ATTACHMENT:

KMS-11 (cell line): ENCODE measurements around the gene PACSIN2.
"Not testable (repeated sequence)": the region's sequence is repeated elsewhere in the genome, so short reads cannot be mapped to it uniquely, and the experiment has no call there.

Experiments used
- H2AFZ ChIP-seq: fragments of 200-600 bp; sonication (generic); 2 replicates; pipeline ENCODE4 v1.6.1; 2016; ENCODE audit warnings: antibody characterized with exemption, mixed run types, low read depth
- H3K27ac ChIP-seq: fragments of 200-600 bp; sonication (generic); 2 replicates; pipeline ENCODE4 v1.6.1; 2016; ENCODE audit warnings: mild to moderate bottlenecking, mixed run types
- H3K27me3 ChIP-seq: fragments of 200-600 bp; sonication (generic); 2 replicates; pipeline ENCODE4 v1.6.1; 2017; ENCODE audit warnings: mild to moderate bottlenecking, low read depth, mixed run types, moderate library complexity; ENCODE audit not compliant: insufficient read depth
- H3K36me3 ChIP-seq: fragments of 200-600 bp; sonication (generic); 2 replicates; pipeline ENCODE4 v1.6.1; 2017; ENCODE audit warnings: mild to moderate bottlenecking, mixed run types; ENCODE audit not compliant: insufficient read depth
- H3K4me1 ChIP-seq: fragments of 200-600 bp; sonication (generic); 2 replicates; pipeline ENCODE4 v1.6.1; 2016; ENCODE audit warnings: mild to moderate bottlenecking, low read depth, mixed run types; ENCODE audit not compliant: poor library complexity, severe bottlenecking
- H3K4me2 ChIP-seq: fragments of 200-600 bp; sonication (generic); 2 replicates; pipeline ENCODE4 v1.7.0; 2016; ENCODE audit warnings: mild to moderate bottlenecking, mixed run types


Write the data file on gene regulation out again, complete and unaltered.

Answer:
KMS-11 (cell line): ENCODE measurements around the gene PACSIN2.
"Not testable (repeated sequence)": the region's sequence is repeated elsewhere in the genome, so short reads cannot be mapped to it uniquely, and the experiment has no call there.

Experiments used
- H2AFZ ChIP-seq: fragments of 200-600 bp; sonication (generic); 2 replicates; pipeline ENCODE4 v1.6.1; 2016; ENCODE audit warnings: antibody characterized with exemption, mixed run types, low read depth
- H3K27ac ChIP-seq: fragments of 200-600 bp; sonication (generic); 2 replicates; pipeline ENCODE4 v1.6.1; 2016; ENCODE audit warnings: mild to moderate bottlenecking, mixed run types
- H3K27me3 ChIP-seq: fragments of 200-600 bp; sonication (generic); 2 replicates; pipeline ENCODE4 v1.6.1; 2017; ENCODE audit warnings: mild to moderate bottlenecking, low read depth, mixed run types, moderate library complexity; ENCODE audit not compliant: insufficient read depth
- H3K36me3 ChIP-seq: fragments of 200-600 bp; sonication (generic); 2 replicates; pipeline ENCODE4 v1.6.1; 2017; ENCODE audit warnings: mild to moderate bottlenecking, mixed run types; ENCODE audit not compliant: insufficient read depth
- H3K4me1 ChIP-seq: fragments of 200-600 bp; sonication (generic); 2 replicates; pipeline ENCODE4 v1.6.1; 2016; ENCODE audit warnings: mild to moderate bottlenecking, low read depth, mixed run types; ENCODE audit not compliant: poor library complexity, severe bottlenecking
- H3K4me2 ChIP-seq: fragments of 200-600 bp; sonication (generic); 2 replicates; pipeline ENCODE4 v1.7.0; 2016; ENCODE audit warnings: mild to moderate bottlenecking, mixed run types